Concerned About the Future?
Don’t be. Yes, drought and climate change are impacting our traditional water resources, but three strategies will see us through and the future is already under construction.
Strategy 1: Supply Diversification
A diverse portfolio of local and imported water resources from different states and suppliers insulates the San Diego Region against water shortages caused by drought, regulatory issues in the Delta, or facility issues.
- Metropolitan Water District of So Cal 95%
- Local Surface Water 5%
- Metropolitan Water District of So Cal 49%
- Imperial Irrigation District 16%
- Water Conservation 14%
- All American and Coachella Canal Lining 13%
- Recycled Water 4%
- Groundwater 3%
- Local Surface Water 1%
- Metropolitan Water District of So Cal 30%
- Imperial Irrigation District 24%
- Water Conservation 13%
- All American and Coachella Canal Lining 10%
- Seawater Desalination 7%
- Recycled Water 6%
- Local Surface Water 6%
- Groundwater 4%
Strategy 2: Advanced Water Treatment
Advanced water treatment technology adds three steps to the water recycling process — micro-filtration, reverse osmosis and disinfection with ultraviolet light and hydrogen peroxide — to produce purified water that exceeds all state and federal drinking water standards. Variations on the process allow water suppliers to purify water from the Pacific Ocean, brackish groundwater, municipal wastewater and rainwater running down streets after a storm, and utilize these water resources when traditional resources cannot meet demand.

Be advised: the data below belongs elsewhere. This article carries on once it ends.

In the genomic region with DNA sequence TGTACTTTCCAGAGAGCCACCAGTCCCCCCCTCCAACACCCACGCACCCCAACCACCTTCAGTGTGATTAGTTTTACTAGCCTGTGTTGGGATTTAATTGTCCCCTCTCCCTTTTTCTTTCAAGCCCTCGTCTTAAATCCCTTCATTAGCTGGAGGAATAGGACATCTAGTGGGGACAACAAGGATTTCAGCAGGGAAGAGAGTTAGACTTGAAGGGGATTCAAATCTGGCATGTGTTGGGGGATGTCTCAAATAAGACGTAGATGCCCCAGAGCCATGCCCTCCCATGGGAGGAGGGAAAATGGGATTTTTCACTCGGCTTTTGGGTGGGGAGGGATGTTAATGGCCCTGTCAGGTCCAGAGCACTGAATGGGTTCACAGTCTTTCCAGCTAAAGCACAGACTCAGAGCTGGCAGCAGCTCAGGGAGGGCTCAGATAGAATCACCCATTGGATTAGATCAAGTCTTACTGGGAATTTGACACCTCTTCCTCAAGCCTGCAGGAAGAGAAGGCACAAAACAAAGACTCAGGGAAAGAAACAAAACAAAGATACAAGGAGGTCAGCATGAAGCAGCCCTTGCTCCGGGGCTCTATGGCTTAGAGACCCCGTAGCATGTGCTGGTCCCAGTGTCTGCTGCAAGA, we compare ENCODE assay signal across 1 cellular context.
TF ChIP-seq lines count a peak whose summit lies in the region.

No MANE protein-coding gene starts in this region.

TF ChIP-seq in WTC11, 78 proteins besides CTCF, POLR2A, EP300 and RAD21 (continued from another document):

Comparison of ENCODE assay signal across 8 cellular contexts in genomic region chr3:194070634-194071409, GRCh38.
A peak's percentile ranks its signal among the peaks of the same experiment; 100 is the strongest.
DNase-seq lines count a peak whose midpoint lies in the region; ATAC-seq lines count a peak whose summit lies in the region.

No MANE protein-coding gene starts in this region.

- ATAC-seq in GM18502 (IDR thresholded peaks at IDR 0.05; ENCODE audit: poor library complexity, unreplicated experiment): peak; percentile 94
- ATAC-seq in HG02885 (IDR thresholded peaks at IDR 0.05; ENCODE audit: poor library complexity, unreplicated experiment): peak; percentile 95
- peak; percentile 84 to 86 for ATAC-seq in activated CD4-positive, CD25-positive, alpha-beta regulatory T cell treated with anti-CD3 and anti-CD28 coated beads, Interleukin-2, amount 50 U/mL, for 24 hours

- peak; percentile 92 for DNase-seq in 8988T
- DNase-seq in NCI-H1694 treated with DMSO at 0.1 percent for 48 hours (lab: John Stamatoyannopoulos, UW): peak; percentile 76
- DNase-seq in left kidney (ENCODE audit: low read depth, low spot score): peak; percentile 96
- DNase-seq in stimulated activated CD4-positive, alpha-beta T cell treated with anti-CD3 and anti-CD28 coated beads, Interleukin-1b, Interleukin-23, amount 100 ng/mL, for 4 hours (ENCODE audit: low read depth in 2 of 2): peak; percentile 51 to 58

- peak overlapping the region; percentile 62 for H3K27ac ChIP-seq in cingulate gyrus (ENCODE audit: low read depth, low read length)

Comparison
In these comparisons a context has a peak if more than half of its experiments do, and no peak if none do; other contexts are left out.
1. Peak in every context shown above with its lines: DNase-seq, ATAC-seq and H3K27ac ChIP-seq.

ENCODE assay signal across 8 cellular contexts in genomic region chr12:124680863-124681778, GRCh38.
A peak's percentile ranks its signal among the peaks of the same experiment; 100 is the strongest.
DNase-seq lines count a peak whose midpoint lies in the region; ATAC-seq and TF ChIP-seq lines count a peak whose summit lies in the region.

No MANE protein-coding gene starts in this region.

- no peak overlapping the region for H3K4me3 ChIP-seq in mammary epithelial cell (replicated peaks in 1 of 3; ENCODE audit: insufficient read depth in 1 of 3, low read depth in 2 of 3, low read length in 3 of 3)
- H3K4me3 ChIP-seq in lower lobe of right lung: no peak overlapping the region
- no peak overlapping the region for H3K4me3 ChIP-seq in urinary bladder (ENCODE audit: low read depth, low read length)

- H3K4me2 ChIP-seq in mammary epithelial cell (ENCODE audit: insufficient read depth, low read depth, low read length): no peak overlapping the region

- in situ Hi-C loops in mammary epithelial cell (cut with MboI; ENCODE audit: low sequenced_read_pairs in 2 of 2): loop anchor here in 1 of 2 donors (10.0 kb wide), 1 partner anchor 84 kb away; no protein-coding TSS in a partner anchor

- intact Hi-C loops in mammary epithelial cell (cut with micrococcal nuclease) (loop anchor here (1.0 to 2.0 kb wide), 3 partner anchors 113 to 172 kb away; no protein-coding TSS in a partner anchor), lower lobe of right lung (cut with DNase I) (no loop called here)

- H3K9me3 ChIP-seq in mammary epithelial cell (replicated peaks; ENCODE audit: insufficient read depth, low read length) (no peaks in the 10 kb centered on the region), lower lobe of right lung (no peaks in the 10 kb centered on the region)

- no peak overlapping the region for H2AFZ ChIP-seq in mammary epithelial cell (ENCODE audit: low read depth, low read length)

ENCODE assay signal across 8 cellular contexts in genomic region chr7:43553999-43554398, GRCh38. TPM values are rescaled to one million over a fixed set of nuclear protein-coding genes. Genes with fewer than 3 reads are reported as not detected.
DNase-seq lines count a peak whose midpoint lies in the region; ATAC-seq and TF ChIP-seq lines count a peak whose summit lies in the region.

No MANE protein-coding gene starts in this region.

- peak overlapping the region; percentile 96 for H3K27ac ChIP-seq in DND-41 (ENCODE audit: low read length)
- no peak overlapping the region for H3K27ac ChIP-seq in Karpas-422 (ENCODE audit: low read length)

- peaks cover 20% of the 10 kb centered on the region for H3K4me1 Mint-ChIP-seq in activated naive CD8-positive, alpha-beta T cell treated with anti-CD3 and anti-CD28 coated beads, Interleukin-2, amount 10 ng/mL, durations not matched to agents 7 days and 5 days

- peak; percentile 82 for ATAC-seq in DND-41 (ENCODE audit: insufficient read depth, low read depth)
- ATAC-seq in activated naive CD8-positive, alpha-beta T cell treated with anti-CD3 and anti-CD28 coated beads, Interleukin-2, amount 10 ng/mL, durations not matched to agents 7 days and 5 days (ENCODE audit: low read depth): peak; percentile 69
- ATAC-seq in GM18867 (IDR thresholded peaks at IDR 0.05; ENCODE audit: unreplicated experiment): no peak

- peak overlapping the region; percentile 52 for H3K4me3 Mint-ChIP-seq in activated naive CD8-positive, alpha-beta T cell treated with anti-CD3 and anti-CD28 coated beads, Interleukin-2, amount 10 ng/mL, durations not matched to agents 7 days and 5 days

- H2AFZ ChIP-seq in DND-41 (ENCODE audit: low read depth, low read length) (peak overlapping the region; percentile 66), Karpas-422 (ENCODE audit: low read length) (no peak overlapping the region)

The Groundwater Replenishment System (GWRS) transforms Orange County’s wastewater into high quality drinking water for nearly 600,000 homes. The GWRS went online in 2008 and is a joint project of the Orange County Water District and Orange County Sanitation District.
City of San Diego
The City of San Diego’s Water Purification Demonstration Project operated from 2009 to 2013 with no lapses in water quality and proved the feasibility of adding purified water to a reservoir rather than an aquifer. The city’s goal is to produce 83 million gallons per day, one third of San Diego’s future water supply, by 2035.
Helix Water District
Padre Dam Municipal Water District is planning the East County Advanced Water Purification to provide a drought-resilient water supply for east county. Helix Water District, the City of El Cajon and the County of San Diego are potential partners in the project.
Strategy 3: Improved Land Use and Development
How and where we build has a profound effect on California’s future water supply. Designing better homes and buildings reduces the amount of water we need, and designing better residential and public landscapes reduces the amount of water running down city streets after a storm – the primary source of water pollution in rivers and streams. Two examples show where we are headed.
San Francisco PUC
The San Francisco Public Utility Commission’s headquarters, completed in 2012, uses 65 percent less water than comparable buildings by treating wastewater from toilets onsite, using engineered wetlands next to the sidewalks, and capturing rainwater and stormwater. After completing the building, PUC staff created a program to show developers how to do it.